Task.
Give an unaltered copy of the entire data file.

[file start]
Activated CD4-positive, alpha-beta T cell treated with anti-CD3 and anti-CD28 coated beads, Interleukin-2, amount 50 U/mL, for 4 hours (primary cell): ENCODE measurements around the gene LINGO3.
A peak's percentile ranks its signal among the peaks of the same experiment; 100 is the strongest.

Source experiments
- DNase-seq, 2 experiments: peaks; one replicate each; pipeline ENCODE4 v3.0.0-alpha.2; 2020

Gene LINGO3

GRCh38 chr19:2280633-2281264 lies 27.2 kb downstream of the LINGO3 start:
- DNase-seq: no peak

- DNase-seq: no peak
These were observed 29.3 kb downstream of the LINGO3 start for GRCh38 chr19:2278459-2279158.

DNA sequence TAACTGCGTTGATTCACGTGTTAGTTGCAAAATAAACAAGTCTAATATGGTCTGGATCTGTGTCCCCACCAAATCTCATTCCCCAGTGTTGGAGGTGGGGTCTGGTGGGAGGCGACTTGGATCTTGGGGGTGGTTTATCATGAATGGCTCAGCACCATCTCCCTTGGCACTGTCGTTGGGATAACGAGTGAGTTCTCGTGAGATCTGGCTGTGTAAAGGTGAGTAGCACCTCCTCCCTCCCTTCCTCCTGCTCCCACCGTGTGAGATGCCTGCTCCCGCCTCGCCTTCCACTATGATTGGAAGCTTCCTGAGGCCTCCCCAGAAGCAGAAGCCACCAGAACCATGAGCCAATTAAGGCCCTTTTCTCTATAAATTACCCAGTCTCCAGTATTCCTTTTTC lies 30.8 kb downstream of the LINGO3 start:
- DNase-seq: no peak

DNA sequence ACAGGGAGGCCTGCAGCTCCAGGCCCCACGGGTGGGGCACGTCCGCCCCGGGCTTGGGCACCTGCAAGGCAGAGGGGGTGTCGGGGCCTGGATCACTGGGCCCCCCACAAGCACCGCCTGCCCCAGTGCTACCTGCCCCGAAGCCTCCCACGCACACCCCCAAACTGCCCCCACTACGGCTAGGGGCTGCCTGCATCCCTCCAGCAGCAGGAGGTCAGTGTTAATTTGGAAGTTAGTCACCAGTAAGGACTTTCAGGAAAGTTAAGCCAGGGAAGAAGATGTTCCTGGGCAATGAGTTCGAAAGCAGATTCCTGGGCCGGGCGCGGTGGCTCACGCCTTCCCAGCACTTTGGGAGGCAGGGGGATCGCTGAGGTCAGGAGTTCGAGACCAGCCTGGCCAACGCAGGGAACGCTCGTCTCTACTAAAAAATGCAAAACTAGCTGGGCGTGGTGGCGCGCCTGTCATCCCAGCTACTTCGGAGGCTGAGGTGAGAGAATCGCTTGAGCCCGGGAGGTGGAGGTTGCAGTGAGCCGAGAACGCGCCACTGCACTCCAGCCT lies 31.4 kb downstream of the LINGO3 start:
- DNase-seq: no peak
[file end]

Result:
Activated CD4-positive, alpha-beta T cell treated with anti-CD3 and anti-CD28 coated beads, Interleukin-2, amount 50 U/mL, for 4 hours (primary cell): ENCODE measurements around the gene LINGO3.
A peak's percentile ranks its signal among the peaks of the same experiment; 100 is the strongest.

Source experiments
- DNase-seq, 2 experiments: peaks; one replicate each; pipeline ENCODE4 v3.0.0-alpha.2; 2020

Gene LINGO3

GRCh38 chr19:2280633-2281264 lies 27.2 kb downstream of the LINGO3 start:
- DNase-seq: no peak

- DNase-seq: no peak
These were observed 29.3 kb downstream of the LINGO3 start for GRCh38 chr19:2278459-2279158.

DNA sequence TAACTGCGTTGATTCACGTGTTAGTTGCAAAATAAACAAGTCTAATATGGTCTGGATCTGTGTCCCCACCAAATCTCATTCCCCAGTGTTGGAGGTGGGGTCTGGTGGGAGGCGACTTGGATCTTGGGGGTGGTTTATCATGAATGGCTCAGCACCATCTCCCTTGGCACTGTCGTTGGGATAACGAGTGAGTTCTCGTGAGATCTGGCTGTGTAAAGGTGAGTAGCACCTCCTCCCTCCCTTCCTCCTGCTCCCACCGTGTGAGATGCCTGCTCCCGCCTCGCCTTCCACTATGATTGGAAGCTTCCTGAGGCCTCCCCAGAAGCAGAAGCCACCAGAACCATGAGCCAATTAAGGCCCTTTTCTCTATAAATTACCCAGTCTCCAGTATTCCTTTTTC lies 30.8 kb downstream of the LINGO3 start:
- DNase-seq: no peak

DNA sequence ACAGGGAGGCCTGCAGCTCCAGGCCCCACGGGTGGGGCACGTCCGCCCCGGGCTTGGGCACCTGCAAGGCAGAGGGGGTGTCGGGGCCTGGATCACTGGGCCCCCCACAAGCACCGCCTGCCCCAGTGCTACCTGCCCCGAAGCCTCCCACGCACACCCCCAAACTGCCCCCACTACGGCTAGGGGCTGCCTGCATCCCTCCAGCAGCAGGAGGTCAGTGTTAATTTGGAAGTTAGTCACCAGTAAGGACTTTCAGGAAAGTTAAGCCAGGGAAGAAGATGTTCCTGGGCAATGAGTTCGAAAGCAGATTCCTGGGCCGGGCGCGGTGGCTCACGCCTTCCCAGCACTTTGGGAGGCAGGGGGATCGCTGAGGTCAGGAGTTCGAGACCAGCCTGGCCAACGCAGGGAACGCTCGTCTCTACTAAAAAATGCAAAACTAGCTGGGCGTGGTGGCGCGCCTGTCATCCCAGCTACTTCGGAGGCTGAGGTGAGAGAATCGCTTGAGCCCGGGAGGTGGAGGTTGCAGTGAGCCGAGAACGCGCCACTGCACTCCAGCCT lies 31.4 kb downstream of the LINGO3 start:
- DNase-seq: no peak